Weird Fan Theories

WEIRD FAN THEORY: Serenity edition

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Les Miserables Serenity

Serenity is one big homage to Les Miserables.* It’s not the same story, but there are too many parallel moments to discount. So, let’s count:

1. The Operative is Inspector Javert. Not “kinda like” or “reminds me of”. The parallels here are far too close for that. The Operative is obsessed with the idea of sin, specifically ridding the world of sin. The law is his everything, his identity, and he refuses to question the regime he serves. Big damn hero Malcolm Reynolds (who isn’t Jean Valjean but fills the role in a lot of ways) refuses to kill the Operative when he has the opportunity near the end but instead forces him to consider that he’s wrong. We already know that the Operative fixates on the idea of suicide as penance for sin. He responds to the notion that Mal might see him again with the words, “You won’t. There is nothing left to see.”

2. River Tam is not Cossette, but she fills that function in the narrative here by being a MacGuffin character. A MacGuffin is the all-important thing in a story that the protagonist needs to find, get, hide, deliver, keep away from others that are trying to get it, etc. A character MacGuffin is a character who also serves this purpose for the protagonist. R2D2, for example, is a character MacGuffin. The real MacGuffin in Serenity is the planet Miranda, but River is the key to it and she’s the one everybody’s after. Likewise with Cossette: Go find Cossette, haggle for Cossette, hide Cossette while on the run from the law, keep Cossette away from her old tormentors. Hide River while on the run from the law, keep River away from her old tormentors. I find it interesting that in this movie the place from which they rescue River is a tavern, and that Mal is there to haggle. A bit of a stretch, but it’s neat.

3. Simon and River and Kaylee. This one is another slight stretch because the love between Simon and River is family, not romance. Still, Slumming Rich Boy’s constant attention to Miss MacGuffin prevents him from noticing that Helpful Working Class Girl is pining away for him.

4. The team of idealists forming a barricade to bring down the regime? That takes up space all the way from “I aim to misbehave” through “I’m a leaf on the wind” and down on to Jayne’s last grenade. River is the only thing that saves the crew of Serenity from the same fate as the Paris uprising of 1832. If only Cossette could have done the same.

5. Apparently (from multiple sources) we were going to learn in season two of Firefly that Inara is dying and has been dying for a long time. So that first big confrontation between the Operative and Mal, the one where they argue and threaten one another and it’s all very dramatic… that scene takes place in a dying prostitute’s room. Seriously. There’s no way a parallel that specific was by accident.
Also, compare both opening lines:
“Valjean, at last, we see each other plain. Monsieur le Maire, you’ll wear a different chain.”
“I have to say, Captain, I’m impressed that you would come for her yourself. And that you would make it this far, in that outfit.”

In conclusion, Serenity isn’t the same story as Les Miserables, but if that amount of tribute were paid in gold, both the Browncoats and the ABC would have had enough funding to stand a chance. Thus ends the weird fan theory.

Cheers,

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*I’m going with the musical version because I still haven’t read the novel (I know, I know) and because everybody knows that Joss Whedon likes musicals.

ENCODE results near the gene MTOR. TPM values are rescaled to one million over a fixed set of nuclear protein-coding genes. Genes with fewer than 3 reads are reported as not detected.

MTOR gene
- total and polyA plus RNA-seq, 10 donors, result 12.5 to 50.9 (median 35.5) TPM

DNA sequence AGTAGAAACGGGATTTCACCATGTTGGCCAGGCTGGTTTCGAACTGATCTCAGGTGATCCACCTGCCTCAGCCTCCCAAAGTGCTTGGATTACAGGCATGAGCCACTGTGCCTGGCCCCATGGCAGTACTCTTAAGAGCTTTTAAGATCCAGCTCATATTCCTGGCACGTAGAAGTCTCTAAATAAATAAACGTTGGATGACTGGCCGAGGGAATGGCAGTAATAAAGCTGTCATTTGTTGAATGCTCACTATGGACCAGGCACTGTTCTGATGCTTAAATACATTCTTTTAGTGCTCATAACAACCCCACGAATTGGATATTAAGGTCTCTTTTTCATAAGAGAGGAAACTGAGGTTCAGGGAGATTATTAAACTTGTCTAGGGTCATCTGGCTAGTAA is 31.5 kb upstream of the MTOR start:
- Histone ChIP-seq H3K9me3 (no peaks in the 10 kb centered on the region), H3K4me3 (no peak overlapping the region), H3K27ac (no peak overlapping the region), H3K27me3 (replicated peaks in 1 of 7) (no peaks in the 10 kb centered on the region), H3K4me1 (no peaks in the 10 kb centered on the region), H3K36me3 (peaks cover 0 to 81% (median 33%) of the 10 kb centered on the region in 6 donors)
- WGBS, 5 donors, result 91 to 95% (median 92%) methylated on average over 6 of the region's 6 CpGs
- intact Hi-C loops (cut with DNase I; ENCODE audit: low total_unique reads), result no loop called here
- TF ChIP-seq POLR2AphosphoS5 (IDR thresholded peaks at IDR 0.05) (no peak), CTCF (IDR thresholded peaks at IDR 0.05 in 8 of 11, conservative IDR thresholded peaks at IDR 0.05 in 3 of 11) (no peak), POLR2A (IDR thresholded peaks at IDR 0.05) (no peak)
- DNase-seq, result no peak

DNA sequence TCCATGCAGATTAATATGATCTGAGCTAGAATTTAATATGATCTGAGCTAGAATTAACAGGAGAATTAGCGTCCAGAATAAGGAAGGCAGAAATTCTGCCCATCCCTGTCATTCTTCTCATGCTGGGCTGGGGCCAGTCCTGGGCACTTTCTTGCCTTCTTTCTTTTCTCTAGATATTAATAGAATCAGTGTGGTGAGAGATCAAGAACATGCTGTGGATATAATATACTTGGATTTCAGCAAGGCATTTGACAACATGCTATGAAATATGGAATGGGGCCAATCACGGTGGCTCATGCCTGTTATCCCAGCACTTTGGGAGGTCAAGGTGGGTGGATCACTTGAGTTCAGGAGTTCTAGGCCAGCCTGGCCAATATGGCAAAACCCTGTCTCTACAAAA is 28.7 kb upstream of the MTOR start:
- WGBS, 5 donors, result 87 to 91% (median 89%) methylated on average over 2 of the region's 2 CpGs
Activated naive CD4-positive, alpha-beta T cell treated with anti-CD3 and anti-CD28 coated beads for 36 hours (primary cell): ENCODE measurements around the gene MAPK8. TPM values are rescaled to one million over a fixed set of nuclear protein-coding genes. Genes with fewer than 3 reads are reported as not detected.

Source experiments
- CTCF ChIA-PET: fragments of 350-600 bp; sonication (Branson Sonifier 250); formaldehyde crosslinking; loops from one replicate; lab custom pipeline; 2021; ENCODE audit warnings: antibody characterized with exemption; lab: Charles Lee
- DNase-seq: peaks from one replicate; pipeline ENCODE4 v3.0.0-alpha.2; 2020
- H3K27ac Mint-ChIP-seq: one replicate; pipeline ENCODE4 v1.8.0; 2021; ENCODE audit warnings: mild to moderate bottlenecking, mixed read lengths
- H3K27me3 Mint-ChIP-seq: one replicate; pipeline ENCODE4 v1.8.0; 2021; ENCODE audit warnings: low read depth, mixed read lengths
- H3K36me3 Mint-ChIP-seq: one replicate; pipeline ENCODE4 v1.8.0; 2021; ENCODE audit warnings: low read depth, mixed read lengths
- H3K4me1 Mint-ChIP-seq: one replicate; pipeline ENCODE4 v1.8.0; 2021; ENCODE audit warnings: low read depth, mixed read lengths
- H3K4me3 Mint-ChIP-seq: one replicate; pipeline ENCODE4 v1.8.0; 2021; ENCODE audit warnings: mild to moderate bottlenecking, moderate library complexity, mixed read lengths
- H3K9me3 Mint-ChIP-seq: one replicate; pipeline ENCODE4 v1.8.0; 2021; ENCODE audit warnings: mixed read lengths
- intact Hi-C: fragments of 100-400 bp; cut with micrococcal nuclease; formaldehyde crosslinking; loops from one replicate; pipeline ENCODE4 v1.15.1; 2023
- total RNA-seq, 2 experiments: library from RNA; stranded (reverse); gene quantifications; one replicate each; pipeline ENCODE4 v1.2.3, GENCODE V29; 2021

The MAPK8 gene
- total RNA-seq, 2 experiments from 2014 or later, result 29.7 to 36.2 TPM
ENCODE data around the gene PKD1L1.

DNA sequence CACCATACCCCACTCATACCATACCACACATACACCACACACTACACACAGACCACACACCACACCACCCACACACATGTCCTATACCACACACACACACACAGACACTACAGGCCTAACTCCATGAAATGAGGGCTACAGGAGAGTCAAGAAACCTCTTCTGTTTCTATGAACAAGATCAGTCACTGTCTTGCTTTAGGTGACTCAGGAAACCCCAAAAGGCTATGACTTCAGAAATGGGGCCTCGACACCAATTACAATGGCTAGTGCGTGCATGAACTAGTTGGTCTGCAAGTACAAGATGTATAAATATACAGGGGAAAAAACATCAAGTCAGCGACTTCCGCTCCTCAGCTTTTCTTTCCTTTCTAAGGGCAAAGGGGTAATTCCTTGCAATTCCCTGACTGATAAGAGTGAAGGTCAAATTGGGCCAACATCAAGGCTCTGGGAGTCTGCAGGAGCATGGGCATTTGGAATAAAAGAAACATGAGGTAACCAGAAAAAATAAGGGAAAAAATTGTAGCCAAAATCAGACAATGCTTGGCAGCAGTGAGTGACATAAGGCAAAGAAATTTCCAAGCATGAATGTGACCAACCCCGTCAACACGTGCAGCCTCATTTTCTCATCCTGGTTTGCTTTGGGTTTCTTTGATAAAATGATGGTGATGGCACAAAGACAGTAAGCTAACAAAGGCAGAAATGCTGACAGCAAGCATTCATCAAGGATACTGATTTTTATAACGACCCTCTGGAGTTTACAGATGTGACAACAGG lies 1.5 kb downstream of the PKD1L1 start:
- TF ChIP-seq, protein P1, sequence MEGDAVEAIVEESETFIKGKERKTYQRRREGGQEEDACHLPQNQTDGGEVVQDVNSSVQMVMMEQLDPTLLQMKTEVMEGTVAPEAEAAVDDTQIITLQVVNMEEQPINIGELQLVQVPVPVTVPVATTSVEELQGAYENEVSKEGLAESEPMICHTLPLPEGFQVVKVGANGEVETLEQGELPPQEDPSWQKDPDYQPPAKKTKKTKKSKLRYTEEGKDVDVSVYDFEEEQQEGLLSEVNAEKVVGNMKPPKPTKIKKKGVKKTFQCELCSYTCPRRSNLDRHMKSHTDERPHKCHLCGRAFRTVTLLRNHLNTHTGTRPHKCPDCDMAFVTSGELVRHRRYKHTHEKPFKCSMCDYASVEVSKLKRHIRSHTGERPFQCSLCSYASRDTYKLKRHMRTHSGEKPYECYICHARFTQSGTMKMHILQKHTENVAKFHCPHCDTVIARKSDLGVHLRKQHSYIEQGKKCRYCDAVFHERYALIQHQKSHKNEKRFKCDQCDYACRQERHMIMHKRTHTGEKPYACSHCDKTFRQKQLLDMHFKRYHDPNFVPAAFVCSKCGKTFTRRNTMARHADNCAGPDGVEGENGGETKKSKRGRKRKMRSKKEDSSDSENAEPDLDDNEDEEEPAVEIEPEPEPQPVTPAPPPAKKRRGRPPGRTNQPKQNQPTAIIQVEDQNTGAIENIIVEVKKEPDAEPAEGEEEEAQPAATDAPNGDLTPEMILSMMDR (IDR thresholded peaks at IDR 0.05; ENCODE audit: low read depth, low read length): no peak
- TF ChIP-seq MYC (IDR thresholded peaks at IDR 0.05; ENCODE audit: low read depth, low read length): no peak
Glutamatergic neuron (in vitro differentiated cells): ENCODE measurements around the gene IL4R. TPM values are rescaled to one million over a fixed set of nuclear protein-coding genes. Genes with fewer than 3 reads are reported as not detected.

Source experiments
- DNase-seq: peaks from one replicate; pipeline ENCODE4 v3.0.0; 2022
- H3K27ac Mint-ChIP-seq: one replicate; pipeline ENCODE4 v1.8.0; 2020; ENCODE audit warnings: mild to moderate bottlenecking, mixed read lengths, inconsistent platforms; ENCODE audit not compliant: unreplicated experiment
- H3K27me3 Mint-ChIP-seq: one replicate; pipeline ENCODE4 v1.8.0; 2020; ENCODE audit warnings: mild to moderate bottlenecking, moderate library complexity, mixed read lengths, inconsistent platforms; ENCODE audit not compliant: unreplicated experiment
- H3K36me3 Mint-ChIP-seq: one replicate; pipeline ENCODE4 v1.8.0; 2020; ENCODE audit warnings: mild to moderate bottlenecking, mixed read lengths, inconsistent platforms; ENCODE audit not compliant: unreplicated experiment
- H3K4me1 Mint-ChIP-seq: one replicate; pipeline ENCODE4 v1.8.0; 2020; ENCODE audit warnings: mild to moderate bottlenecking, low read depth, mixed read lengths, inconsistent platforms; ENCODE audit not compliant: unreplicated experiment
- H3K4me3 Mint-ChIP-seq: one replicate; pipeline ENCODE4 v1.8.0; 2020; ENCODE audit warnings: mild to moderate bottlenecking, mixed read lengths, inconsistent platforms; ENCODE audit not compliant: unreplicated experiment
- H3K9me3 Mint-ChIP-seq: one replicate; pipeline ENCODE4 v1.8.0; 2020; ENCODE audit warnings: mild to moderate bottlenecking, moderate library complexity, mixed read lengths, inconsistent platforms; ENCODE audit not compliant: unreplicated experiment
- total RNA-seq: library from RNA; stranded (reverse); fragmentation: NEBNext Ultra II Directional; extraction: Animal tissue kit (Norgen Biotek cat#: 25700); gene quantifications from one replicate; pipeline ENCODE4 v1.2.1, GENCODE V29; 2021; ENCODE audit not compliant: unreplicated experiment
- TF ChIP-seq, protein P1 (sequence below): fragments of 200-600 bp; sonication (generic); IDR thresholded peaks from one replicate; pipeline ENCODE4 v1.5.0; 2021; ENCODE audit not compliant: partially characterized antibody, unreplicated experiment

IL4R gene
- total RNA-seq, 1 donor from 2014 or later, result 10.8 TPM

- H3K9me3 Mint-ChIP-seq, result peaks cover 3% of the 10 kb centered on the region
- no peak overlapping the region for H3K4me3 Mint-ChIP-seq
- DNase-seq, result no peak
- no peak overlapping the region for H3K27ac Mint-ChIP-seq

WEIRD FAN THEORY: Charlie and the Chocolate Factory edition

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This theory is a no prize* answer as to why Willy Wonka goes to such outlandish (and arguably murderous) lengths to find a successor to his international chocolate empire.

Recently, I learned that there is a culture of people called the Huanca, who live in Peru. That’s a little bit south of the region where cacao was first cultivated, but not by much, and chocolate was popular in Peru long before the arrival of Europeans in the 1500s. My weird fan theory about Roald Dahl’s classic “Charlie and the Chocolate Factory” is that Willy Wonka’s surname is an Anglicization of the word Huanca. The reason why it is imperative that the famed chocolatier find the right heir to his company is because it has been a family tradition for centuries, and it is all that he has of that cultural heritage after many generations of living in the U.K. Not having any children himself is therefore a massive deal.

Some readers will recall that Willy Wonka has an elderly father, Dr. Wilbur Wonka, a dentist who forbade his son from eating candy. The young Willy ran away and came back to a home that was literally no longer there. The two are estranged until Charlie reunites them. In my theory, however, it is Wilbur who is the black sheep of the family. Dahl does not say that the young Willy Wonka spent the rest of his growing up on the street or in foster care. It is probable, therefore, that he moved in with other members of his family, all of whom are long gone by the time of the novel. Too much sugar does over time have severe health costs, tooth decay included. Wilbur may have rebelled after losing loved ones, and alienated his surviving loved ones in the process. There is damage on both sides.

This no prize, however, does not explain why Willy Wonka, or Roald Dahl for that matter, had such hatred for seeing children chew gum. Violet Beauregarde does not deserve to be punished for her enthusiasm over something so innocent.

 

* No Prize: an explanation for why an apparent plot hole or unreasonable character motivation is not a mistake at all. This type of fan theory was popularized by Stan Lee.

 

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